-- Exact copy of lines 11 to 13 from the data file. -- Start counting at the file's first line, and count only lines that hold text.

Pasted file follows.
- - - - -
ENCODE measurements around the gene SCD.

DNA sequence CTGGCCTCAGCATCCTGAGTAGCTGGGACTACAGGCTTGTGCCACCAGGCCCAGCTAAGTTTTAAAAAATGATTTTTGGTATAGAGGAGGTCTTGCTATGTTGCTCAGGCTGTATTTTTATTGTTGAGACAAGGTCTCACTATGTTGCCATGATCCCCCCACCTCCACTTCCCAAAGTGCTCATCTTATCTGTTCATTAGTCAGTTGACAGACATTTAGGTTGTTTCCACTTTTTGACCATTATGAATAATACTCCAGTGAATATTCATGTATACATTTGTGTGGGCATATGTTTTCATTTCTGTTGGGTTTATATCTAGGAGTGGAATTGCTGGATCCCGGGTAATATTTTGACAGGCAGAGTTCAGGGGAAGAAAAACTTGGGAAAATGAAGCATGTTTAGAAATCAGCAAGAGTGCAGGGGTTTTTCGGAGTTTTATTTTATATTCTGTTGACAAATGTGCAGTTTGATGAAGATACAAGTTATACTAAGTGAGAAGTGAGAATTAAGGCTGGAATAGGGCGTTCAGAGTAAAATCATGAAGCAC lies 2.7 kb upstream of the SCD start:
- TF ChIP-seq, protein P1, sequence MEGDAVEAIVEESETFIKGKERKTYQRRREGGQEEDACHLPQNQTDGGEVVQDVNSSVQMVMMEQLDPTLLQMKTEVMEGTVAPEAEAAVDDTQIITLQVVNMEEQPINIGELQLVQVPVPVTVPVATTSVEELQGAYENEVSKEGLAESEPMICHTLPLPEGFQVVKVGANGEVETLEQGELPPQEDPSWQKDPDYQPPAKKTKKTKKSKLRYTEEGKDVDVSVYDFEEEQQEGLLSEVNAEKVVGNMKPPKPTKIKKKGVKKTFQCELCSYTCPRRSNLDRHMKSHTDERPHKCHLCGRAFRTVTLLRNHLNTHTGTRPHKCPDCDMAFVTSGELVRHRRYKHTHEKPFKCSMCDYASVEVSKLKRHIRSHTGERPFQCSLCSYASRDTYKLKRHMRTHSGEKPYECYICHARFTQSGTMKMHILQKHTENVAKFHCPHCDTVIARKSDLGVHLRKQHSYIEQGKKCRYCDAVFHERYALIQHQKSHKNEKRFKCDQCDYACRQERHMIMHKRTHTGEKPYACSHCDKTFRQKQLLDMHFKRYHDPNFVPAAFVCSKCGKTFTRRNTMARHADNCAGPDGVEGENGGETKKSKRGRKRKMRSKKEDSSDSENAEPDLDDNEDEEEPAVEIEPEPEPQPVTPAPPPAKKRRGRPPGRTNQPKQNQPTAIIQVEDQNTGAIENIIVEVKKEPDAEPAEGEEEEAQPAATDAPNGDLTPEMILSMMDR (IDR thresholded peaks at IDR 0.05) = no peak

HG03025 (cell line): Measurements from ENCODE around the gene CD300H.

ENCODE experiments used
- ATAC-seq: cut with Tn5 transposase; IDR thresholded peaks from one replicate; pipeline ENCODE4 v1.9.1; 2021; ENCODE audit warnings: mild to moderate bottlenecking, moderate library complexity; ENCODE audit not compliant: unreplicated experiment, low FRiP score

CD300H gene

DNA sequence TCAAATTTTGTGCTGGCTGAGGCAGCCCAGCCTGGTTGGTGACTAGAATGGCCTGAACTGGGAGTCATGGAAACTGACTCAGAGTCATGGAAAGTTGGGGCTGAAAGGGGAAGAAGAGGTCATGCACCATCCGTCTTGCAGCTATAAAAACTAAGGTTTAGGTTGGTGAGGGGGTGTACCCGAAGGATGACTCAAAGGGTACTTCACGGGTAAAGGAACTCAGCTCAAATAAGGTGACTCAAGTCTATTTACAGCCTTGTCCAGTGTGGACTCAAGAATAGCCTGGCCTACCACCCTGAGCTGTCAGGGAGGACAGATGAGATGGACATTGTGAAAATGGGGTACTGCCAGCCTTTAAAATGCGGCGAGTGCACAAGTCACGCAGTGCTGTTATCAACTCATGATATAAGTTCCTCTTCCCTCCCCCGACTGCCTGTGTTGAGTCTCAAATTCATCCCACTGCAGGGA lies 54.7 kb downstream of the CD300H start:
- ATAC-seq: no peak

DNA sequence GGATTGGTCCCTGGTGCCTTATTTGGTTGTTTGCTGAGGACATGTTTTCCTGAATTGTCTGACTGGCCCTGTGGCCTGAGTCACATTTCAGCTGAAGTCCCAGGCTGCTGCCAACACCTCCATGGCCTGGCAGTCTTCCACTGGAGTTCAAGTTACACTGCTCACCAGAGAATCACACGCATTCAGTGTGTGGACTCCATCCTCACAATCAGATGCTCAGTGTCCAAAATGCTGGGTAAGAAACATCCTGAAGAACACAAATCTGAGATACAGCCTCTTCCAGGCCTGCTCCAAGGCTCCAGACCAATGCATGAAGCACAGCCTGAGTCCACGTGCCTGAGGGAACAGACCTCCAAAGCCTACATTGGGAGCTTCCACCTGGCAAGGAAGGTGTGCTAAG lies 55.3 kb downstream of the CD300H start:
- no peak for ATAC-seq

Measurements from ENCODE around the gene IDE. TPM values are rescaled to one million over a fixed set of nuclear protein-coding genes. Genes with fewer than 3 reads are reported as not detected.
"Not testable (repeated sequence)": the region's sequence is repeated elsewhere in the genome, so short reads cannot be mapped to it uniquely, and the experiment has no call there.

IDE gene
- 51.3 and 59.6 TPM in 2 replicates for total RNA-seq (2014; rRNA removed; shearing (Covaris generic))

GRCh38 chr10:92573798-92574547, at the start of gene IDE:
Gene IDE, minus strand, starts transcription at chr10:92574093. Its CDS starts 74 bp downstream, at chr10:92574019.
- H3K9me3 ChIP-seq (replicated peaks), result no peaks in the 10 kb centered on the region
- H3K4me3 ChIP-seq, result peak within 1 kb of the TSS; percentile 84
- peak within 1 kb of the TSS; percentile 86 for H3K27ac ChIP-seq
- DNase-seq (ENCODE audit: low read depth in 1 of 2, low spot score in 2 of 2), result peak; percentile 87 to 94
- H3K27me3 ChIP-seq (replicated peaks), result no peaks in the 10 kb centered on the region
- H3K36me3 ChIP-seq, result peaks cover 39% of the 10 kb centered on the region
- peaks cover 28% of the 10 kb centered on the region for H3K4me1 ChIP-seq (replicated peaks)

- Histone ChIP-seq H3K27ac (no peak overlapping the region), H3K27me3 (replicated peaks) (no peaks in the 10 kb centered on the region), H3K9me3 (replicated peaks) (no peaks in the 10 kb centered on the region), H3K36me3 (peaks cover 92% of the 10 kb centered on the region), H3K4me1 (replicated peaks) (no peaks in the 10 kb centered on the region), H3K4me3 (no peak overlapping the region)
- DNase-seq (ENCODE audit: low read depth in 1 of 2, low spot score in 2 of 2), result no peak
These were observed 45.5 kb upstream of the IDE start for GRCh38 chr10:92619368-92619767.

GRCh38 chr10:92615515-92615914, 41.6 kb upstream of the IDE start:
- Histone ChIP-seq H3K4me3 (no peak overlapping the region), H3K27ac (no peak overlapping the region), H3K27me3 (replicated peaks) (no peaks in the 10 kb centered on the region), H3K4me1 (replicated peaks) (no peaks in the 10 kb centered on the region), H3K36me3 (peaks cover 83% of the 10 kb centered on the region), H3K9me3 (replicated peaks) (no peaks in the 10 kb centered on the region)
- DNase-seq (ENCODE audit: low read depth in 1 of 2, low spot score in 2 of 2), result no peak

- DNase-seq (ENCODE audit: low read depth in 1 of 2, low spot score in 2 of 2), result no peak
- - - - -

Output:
- no peak for ATAC-seq

Measurements from ENCODE around the gene IDE. TPM values are rescaled to one million over a fixed set of nuclear protein-coding genes. Genes with fewer than 3 reads are reported as not detected.
"Not testable (repeated sequence)": the region's sequence is repeated elsewhere in the genome, so short reads cannot be mapped to it uniquely, and the experiment has no call there.